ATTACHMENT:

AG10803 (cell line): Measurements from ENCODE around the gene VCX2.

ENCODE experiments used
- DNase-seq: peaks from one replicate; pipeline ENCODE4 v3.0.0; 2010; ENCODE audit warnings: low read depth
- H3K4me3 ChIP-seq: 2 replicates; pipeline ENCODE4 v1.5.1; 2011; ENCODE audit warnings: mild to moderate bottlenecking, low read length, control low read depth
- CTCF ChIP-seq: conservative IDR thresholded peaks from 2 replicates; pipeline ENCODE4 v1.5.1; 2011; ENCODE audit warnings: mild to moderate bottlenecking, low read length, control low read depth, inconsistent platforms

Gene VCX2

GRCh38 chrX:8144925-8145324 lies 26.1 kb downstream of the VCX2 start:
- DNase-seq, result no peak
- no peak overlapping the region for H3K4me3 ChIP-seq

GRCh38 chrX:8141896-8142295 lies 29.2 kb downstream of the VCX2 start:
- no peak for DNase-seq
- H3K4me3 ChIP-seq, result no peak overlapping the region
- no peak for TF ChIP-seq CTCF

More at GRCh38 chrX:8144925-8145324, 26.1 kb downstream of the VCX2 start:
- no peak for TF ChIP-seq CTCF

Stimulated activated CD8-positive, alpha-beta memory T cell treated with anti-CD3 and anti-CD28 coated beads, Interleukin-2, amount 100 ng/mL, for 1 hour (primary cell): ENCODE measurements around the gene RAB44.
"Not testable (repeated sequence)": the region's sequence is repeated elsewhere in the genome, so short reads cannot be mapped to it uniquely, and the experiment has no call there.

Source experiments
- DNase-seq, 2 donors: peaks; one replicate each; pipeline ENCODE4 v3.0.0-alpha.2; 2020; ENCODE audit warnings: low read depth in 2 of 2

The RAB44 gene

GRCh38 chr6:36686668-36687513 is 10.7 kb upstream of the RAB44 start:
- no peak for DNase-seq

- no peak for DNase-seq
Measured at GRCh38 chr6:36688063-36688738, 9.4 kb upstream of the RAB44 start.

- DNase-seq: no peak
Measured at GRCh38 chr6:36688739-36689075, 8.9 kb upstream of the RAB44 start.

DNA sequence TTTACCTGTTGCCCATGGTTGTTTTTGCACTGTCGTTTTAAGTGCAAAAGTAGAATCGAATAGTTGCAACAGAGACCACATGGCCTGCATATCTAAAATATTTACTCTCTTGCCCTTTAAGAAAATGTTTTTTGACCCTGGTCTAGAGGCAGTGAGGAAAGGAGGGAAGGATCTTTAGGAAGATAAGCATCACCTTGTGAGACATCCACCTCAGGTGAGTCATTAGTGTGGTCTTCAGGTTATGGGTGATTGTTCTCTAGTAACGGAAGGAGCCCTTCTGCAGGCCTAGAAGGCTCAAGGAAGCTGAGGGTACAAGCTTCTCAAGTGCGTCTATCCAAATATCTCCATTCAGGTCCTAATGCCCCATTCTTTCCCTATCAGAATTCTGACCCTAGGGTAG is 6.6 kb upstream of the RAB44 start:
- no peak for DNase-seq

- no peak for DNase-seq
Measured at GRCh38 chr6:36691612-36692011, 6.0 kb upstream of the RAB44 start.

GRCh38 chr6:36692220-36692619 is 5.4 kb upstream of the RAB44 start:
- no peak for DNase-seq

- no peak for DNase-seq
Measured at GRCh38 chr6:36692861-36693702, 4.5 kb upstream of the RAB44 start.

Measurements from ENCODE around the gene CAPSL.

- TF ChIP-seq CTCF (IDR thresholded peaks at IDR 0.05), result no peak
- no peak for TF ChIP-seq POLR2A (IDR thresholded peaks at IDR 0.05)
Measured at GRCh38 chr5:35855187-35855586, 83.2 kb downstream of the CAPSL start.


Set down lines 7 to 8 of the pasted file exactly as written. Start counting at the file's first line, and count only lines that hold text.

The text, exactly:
GRCh38 chrX:8144925-8145324 lies 26.1 kb downstream of the VCX2 start:
- DNase-seq, result no peak